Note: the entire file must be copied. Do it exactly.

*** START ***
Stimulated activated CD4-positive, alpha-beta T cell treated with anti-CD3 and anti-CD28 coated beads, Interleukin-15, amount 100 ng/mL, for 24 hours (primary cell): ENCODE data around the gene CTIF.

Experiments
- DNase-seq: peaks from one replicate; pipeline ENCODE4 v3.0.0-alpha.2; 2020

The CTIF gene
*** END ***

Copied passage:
Stimulated activated CD4-positive, alpha-beta T cell treated with anti-CD3 and anti-CD28 coated beads, Interleukin-15, amount 100 ng/mL, for 24 hours (primary cell): ENCODE data around the gene CTIF.

Experiments
- DNase-seq: peaks from one replicate; pipeline ENCODE4 v3.0.0-alpha.2; 2020

The CTIF gene